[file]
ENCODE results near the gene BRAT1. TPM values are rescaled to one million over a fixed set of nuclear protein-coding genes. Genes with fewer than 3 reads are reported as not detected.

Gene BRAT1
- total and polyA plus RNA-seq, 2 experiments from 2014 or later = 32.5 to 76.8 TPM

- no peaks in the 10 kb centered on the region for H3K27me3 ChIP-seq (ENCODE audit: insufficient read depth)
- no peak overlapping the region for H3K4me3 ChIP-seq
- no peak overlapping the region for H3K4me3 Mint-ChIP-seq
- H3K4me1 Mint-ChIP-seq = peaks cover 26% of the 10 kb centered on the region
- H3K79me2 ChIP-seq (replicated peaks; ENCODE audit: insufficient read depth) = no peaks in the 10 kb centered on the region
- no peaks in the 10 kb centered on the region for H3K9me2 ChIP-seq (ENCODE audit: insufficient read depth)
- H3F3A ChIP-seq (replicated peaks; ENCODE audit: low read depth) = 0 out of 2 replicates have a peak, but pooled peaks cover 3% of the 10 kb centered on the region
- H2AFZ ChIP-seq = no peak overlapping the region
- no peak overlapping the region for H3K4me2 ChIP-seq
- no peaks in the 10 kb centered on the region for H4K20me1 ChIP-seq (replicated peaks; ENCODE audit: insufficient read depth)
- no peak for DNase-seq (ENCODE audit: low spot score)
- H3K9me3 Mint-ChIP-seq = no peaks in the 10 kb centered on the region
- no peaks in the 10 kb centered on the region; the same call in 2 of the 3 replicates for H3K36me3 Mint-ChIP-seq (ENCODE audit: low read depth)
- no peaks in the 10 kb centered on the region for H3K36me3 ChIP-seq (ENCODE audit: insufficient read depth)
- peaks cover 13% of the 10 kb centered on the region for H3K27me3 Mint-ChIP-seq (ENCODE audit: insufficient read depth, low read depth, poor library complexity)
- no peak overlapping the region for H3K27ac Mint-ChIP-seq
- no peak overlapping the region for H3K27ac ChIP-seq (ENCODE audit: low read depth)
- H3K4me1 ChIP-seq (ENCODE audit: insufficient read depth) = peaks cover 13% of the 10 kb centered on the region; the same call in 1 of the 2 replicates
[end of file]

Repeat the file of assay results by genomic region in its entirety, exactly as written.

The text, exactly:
ENCODE results near the gene BRAT1. TPM values are rescaled to one million over a fixed set of nuclear protein-coding genes. Genes with fewer than 3 reads are reported as not detected.

Gene BRAT1
- total and polyA plus RNA-seq, 2 experiments from 2014 or later = 32.5 to 76.8 TPM

- no peaks in the 10 kb centered on the region for H3K27me3 ChIP-seq (ENCODE audit: insufficient read depth)
- no peak overlapping the region for H3K4me3 ChIP-seq
- no peak overlapping the region for H3K4me3 Mint-ChIP-seq
- H3K4me1 Mint-ChIP-seq = peaks cover 26% of the 10 kb centered on the region
- H3K79me2 ChIP-seq (replicated peaks; ENCODE audit: insufficient read depth) = no peaks in the 10 kb centered on the region
- no peaks in the 10 kb centered on the region for H3K9me2 ChIP-seq (ENCODE audit: insufficient read depth)
- H3F3A ChIP-seq (replicated peaks; ENCODE audit: low read depth) = 0 out of 2 replicates have a peak, but pooled peaks cover 3% of the 10 kb centered on the region
- H2AFZ ChIP-seq = no peak overlapping the region
- no peak overlapping the region for H3K4me2 ChIP-seq
- no peaks in the 10 kb centered on the region for H4K20me1 ChIP-seq (replicated peaks; ENCODE audit: insufficient read depth)
- no peak for DNase-seq (ENCODE audit: low spot score)
- H3K9me3 Mint-ChIP-seq = no peaks in the 10 kb centered on the region
- no peaks in the 10 kb centered on the region; the same call in 2 of the 3 replicates for H3K36me3 Mint-ChIP-seq (ENCODE audit: low read depth)
- no peaks in the 10 kb centered on the region for H3K36me3 ChIP-seq (ENCODE audit: insufficient read depth)
- peaks cover 13% of the 10 kb centered on the region for H3K27me3 Mint-ChIP-seq (ENCODE audit: insufficient read depth, low read depth, poor library complexity)
- no peak overlapping the region for H3K27ac Mint-ChIP-seq
- no peak overlapping the region for H3K27ac ChIP-seq (ENCODE audit: low read depth)
- H3K4me1 ChIP-seq (ENCODE audit: insufficient read depth) = peaks cover 13% of the 10 kb centered on the region; the same call in 1 of the 2 replicates